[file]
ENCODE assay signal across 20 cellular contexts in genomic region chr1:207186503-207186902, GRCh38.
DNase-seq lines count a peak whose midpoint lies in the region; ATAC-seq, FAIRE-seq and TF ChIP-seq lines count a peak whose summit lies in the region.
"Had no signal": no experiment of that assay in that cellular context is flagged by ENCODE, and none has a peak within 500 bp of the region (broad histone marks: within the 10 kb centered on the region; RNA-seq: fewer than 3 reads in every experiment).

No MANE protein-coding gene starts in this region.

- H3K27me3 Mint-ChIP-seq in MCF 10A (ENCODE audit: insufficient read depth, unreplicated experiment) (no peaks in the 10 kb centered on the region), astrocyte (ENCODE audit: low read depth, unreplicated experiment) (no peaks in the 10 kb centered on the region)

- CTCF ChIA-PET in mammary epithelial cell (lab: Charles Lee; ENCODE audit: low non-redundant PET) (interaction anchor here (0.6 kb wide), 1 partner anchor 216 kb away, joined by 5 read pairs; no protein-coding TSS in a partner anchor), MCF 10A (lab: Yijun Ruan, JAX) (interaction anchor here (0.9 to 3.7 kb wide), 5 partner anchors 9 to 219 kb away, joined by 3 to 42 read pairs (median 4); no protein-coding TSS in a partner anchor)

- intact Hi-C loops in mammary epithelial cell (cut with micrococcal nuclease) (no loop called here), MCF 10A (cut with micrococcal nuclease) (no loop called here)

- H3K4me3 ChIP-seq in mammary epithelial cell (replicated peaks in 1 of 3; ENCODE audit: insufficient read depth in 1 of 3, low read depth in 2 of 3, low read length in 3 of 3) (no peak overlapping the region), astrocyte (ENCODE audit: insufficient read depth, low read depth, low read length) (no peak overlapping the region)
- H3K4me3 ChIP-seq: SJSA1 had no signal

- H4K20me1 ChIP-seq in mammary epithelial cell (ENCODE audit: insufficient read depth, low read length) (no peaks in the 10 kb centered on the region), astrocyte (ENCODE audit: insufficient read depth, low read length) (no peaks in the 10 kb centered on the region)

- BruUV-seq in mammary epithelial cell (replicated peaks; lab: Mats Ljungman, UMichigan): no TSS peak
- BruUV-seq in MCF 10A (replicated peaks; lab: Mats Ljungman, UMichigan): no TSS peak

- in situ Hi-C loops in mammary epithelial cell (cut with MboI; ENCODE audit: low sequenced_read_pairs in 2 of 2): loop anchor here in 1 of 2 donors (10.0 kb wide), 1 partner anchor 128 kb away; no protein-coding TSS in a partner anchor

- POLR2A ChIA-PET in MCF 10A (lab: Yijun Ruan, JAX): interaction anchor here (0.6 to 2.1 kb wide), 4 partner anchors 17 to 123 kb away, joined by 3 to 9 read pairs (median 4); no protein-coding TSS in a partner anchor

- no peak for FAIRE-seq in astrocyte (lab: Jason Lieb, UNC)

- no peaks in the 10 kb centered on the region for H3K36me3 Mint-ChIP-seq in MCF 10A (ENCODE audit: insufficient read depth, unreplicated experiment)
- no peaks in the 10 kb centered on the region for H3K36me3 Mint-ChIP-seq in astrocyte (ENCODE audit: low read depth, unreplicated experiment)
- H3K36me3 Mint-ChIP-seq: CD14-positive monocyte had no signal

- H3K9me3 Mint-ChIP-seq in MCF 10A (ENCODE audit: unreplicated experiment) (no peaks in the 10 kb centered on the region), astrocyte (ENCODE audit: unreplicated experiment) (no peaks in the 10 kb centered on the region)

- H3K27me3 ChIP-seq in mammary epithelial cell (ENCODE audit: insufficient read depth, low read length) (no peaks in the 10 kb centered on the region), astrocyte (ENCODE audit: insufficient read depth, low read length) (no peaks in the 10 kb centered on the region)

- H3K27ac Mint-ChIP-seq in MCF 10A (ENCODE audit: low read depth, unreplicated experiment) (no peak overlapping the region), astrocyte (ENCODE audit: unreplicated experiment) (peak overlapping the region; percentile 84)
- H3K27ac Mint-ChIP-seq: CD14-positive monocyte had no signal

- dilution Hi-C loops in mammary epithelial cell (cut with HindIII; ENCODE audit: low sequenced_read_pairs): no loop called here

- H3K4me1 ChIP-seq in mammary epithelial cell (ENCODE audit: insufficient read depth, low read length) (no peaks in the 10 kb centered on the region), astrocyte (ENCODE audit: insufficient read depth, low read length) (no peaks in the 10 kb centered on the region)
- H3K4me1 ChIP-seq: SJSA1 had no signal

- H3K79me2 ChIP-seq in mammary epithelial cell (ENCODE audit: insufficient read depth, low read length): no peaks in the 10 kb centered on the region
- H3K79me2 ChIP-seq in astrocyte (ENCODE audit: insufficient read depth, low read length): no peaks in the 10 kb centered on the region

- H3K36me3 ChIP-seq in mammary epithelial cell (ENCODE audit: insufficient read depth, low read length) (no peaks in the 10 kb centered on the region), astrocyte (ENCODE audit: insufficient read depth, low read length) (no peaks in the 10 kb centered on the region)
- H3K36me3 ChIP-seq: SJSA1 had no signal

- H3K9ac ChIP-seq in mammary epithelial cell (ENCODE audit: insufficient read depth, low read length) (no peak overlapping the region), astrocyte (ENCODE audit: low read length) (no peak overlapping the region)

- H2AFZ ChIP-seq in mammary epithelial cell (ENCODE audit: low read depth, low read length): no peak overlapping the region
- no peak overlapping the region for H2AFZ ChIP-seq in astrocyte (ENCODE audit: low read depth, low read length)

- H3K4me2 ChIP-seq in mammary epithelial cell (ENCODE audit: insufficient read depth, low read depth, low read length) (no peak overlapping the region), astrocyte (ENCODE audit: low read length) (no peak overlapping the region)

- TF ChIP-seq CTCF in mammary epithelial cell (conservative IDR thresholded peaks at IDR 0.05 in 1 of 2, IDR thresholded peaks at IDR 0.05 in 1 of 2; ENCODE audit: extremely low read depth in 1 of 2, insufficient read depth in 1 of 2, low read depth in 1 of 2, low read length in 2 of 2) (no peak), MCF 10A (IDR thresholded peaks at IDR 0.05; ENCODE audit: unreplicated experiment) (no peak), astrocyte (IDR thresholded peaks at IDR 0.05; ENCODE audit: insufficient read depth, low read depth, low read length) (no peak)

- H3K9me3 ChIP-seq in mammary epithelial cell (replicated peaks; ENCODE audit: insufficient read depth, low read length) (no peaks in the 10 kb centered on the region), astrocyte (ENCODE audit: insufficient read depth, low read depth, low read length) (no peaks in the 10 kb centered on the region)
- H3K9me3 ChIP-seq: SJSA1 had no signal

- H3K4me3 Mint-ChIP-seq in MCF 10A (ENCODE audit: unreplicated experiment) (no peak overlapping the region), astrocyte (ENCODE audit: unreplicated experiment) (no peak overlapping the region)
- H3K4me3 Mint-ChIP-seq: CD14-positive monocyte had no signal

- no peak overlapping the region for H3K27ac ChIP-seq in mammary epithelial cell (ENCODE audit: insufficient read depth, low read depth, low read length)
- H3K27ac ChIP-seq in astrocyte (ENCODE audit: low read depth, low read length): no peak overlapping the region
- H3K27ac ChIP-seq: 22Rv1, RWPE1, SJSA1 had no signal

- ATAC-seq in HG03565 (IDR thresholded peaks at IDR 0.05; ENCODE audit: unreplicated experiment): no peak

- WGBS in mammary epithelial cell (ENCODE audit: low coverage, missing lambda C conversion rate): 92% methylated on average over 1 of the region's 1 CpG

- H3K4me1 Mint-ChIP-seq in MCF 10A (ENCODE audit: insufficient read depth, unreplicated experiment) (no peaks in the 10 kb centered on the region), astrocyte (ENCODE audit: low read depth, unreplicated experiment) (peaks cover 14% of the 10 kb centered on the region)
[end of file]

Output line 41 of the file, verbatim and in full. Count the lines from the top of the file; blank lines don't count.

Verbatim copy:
- H3K27ac ChIP-seq: 22Rv1, RWPE1, SJSA1 had no signal